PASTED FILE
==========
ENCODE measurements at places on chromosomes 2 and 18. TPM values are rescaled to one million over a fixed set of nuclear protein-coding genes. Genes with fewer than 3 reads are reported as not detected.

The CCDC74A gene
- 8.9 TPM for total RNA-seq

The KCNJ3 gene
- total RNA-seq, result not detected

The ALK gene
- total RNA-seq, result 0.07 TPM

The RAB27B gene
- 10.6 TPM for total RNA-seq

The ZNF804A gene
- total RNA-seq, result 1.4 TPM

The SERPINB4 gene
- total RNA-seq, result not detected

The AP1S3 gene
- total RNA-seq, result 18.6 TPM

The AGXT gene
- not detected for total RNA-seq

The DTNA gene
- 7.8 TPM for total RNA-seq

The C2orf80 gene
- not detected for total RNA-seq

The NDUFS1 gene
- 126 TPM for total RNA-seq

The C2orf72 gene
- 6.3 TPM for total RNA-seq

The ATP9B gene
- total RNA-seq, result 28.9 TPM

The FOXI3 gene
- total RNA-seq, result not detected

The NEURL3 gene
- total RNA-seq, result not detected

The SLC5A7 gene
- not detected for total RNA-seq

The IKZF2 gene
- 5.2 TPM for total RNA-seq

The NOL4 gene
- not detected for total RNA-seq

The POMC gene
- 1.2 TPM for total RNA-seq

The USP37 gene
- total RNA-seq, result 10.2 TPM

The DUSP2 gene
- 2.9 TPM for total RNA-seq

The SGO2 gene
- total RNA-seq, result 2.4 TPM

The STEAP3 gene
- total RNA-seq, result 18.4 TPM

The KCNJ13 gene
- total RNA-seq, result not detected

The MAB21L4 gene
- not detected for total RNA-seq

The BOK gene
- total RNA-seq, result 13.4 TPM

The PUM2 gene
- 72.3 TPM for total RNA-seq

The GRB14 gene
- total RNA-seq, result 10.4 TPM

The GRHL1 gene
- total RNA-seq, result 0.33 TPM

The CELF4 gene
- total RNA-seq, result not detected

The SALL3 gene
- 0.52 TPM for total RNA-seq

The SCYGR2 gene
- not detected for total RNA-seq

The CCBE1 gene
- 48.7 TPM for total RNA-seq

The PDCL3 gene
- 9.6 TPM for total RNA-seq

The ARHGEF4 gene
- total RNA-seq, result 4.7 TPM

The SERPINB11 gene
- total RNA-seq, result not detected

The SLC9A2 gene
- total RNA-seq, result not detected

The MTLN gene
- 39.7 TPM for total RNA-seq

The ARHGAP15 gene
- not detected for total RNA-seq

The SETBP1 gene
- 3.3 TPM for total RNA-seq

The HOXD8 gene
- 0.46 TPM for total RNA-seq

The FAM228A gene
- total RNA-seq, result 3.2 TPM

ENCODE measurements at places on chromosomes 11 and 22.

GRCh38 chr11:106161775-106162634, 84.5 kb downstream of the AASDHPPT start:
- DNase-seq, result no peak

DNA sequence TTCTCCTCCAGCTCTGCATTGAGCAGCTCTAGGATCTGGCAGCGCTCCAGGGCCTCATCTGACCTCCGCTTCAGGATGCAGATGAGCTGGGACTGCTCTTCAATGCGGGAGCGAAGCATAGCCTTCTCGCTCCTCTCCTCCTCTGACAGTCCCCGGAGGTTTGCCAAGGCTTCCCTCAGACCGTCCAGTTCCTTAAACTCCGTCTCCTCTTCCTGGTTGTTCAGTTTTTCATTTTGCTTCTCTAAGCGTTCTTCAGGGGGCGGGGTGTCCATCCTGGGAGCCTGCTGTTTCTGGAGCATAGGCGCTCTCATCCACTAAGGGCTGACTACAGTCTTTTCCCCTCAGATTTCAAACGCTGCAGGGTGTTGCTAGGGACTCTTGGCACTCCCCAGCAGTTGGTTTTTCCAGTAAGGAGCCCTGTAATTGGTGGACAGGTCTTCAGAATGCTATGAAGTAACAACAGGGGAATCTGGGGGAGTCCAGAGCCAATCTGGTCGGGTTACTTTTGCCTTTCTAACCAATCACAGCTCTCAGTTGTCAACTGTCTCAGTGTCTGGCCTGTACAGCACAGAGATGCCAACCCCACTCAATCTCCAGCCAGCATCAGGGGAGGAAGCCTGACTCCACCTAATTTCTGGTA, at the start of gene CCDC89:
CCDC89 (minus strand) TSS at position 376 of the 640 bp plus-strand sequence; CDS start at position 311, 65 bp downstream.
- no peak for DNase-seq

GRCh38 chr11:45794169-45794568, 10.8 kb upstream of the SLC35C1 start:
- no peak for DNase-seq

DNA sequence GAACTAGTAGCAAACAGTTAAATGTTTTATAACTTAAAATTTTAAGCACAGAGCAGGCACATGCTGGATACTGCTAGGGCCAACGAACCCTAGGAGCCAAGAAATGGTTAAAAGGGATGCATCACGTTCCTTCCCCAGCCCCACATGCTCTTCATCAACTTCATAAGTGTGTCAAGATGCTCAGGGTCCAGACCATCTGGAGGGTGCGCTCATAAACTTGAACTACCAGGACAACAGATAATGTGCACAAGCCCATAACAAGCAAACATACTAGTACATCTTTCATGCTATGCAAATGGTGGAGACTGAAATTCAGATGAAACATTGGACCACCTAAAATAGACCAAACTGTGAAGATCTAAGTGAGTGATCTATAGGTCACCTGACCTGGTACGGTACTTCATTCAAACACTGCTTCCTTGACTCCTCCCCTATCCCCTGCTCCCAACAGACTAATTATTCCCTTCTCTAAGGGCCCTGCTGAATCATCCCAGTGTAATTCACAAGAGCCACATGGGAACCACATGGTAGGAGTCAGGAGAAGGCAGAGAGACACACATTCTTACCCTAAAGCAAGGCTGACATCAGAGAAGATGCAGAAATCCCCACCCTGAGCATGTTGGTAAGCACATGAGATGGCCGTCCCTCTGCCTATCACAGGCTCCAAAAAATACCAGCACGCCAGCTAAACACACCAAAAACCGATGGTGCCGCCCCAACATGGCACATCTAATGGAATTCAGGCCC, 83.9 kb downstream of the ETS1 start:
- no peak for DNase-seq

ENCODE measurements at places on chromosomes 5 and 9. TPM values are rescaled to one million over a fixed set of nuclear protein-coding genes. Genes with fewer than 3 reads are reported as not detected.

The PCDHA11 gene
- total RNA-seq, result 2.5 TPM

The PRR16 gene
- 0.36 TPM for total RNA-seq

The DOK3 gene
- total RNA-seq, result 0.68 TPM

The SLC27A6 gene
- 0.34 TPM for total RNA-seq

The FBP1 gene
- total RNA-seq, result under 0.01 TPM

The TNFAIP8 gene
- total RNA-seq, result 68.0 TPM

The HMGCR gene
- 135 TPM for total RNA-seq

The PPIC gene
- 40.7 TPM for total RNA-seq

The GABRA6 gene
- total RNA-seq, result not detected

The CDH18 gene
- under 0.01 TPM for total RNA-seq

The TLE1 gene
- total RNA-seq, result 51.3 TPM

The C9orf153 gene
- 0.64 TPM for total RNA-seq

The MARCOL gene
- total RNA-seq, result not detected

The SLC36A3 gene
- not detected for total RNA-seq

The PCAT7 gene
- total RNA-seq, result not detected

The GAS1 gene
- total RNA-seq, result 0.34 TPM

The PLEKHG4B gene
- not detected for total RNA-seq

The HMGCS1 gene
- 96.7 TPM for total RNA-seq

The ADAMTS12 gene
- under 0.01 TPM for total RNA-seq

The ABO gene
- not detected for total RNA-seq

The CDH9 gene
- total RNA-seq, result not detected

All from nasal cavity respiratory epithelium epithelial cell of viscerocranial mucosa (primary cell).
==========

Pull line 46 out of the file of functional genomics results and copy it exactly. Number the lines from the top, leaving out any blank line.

The STEAP3 gene